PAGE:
Monday, December 10, 2007
For those of us who are fans of speculative fiction, one of the reasons that we read it is because of our attraction to the heroic, even as we live in a world that increasingly has no heroes. But, I’ve been thinking, recently, that perhaps we need to redefine “heroic” in our minds to include the “mundane.”
I realize that this is a blog about speculative fiction & how it relates to our own “story” as Christians, but bear with me for a moment as I dig outside the realm of spec fic a bit to mine a few gems from an underrated classic.
In her little-known book Rose in Bloom, Little Women author Louisa May Alcott deftly tackles our need to redefine “greatness.” In the following passage, the heroine, Rose Campbell, is receiving some sage advice from her uncle Alec in response to her lament that her life, compared to her “accomplished” cousin & friend, is insignificant:
“I know I ought to be contented, but I’m not. My life is very comfortable but so quiet and uneventful I get tired of it, and want to launch out as others have, and do something, or at least try. I’m glad you think it isn’t bad of me, and I’d like to know what my gift is,” said Rose, looking less despondent already.
“The art of living for others so patiently and sweetly that we enjoy it as we do the sunshine, and are not half grateful enough for the great blessing.”
“It is very kind of you to say so, but I think I’d like a little fun and fame, nevertheless,” and Rose did not look as thankful as she ought.
“Very natural, dear; but the fun and the fame do not last; while the memory of a real helper is kept green long after poetry is forgotten and music silent. Can’t you believe that, and be happy?”
And after some consideration and help from Uncle Alec, who remarks on the many unnoticed things Rose does in every-day life, Rose responds joyfully,
“I’ve learned to do without gratitude: now I’ll learn not to care for praise, but to be contented to do my best, and have only God know.”
“He knows, and He rewards in His own good time. I think a quiet life like this often makes itself felt in better ways than one that the world sees and applauds; and some of the noblest are never known till they end, leaving a void in many hearts. Yours may be one of these if you choose to make it so…”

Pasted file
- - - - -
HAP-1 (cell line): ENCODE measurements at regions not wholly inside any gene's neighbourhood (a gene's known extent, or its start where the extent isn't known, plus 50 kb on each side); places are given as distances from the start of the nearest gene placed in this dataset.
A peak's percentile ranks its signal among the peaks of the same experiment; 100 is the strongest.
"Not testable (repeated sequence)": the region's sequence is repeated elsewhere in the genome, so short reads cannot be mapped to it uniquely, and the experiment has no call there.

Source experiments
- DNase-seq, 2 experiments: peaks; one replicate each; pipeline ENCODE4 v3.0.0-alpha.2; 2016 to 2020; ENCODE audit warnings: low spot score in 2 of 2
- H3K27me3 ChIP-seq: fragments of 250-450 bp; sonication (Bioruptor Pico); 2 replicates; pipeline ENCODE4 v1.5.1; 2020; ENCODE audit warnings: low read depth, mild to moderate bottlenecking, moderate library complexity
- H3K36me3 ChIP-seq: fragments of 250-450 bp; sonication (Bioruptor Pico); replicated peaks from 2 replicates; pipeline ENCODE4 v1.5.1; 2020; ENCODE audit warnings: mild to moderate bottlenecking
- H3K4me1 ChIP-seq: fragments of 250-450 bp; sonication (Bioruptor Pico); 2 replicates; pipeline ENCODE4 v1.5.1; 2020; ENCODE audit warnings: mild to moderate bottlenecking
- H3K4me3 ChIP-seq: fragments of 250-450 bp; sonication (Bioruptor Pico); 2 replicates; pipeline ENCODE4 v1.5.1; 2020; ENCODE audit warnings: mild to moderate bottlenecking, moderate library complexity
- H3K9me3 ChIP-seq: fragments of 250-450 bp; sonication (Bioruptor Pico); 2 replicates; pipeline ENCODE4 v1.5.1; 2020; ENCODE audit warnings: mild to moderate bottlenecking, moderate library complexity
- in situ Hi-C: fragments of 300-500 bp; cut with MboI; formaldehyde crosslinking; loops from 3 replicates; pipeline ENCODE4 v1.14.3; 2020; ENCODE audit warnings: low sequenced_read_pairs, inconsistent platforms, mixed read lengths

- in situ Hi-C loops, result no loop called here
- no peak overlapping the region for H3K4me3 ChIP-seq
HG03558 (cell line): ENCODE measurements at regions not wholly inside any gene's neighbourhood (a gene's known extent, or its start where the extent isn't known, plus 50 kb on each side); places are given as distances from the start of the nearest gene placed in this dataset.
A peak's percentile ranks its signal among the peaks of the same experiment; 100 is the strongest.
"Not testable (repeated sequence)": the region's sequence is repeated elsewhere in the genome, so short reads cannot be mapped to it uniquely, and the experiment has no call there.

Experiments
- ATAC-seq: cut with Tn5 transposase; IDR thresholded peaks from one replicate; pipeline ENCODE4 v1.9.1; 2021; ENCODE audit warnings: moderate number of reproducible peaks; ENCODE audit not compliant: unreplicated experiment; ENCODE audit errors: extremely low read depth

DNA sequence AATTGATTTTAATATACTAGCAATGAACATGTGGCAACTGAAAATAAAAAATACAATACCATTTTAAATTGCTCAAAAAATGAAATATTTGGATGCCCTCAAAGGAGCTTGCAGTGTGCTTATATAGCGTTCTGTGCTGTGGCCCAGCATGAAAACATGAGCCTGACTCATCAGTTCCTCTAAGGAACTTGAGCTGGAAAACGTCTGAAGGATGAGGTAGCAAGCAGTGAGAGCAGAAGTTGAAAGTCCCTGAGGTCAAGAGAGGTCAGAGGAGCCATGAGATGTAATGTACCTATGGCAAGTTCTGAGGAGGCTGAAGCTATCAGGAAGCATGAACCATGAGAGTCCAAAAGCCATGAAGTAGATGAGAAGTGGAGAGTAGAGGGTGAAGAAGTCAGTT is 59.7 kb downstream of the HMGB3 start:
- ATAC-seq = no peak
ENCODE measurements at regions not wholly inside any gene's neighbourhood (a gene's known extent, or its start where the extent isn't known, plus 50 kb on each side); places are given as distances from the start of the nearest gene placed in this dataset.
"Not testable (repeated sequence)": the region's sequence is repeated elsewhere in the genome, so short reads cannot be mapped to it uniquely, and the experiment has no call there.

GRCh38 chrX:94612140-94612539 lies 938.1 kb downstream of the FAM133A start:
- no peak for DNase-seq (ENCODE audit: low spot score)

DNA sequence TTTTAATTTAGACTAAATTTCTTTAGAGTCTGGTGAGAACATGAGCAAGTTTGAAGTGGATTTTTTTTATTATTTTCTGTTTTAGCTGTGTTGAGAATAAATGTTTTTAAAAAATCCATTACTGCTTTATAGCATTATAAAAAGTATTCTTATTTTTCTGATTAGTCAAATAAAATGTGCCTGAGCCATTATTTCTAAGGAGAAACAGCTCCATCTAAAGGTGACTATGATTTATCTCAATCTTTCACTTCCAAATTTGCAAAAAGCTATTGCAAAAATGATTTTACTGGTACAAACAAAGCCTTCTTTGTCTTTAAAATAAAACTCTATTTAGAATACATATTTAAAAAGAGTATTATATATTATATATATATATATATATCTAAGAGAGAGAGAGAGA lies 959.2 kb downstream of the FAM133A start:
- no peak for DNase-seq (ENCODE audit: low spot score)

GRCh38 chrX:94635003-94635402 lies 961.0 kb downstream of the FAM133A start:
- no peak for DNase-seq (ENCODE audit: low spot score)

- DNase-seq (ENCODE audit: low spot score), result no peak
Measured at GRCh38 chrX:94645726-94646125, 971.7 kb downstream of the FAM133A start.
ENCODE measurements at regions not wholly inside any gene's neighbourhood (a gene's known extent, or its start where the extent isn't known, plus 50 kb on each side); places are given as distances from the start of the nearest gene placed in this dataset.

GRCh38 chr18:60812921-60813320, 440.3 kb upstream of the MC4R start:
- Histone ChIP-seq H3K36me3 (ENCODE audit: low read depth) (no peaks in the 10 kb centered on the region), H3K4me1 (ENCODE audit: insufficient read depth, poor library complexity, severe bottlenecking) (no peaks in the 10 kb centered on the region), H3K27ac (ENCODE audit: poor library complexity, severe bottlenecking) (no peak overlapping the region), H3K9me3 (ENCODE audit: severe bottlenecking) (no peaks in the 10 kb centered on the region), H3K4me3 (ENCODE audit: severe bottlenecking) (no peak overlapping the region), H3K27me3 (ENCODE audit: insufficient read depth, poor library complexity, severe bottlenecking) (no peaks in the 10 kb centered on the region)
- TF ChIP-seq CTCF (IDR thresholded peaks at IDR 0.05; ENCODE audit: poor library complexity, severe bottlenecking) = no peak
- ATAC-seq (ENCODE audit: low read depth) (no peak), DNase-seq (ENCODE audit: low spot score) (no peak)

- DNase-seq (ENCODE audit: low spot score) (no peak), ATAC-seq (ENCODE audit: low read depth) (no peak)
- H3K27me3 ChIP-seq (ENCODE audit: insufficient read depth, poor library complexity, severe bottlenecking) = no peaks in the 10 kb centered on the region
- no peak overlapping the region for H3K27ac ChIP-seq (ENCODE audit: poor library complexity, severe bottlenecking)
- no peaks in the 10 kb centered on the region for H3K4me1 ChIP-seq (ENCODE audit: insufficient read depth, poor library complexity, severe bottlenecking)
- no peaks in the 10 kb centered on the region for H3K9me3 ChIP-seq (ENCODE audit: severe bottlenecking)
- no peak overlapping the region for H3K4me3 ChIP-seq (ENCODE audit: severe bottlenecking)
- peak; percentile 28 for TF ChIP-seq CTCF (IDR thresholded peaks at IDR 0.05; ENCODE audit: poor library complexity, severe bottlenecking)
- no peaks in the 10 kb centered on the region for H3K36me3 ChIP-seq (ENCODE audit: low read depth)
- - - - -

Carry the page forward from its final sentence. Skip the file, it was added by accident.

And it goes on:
As New York preacher, David Wilkerson put it in a recent message on 1st Samuel 30:21 (where David salutes and honors those who stayed on the home-front as supporters equally with the heroic warriors who went to the front-lines), “…God forbid that you should be agitated in spirit because you don’t believe you’re doing anything important to God’s work. Your prayers, your support…your charitable spirit – all are honoring to God.”
Perhaps one of the most profound echoes of this continuing admonishment not to “despise the day of small things” was something I discovered in the current-release movie, Mr. Magorium’s Wonder Emporium (and my readers thought I was never going to get to a speculative fiction analogy in this piece!).
This gem of a film opens with a tale, not so much about Mr. Magorium himself, but about one of his beloved protégés, Molly Mahoney, a young woman who has worked at the Emporium since girlhood.
Mahoney was playing Rachmaninoff at the tender age of eight and thus expected by everyone (including herself) to become a piano virtuoso, eventually writing her own concerto. The problem is that Mahoney could never “seem to find the right notes,” and thus continues at Mr. Magorium’s, working on her frustrated concerto in the evenings after work.
As she tries, in vain, to give the wise Mr. Magorium her two weeks notice, she tells him, “I’m stuck,” to which the child-like Magorium assumes her feet are stuck to his floor. “No,” Mahoney responds, “not to the floor…as a person.”
Later, filled with self-doubts about her ability to continue the beloved Magorium’s tender legacy, and still convinced that “greatness” for her would mean writing that expected concerto and becoming a piano virtuoso, a confused Mahoney asks poignantly, “Do you see a sparkle in me…something reflective of Something bigger trying to get out…?”
And I think that’s a question that so many of us are asking deep down inside and desperately wanting – no – needing to know the answer to.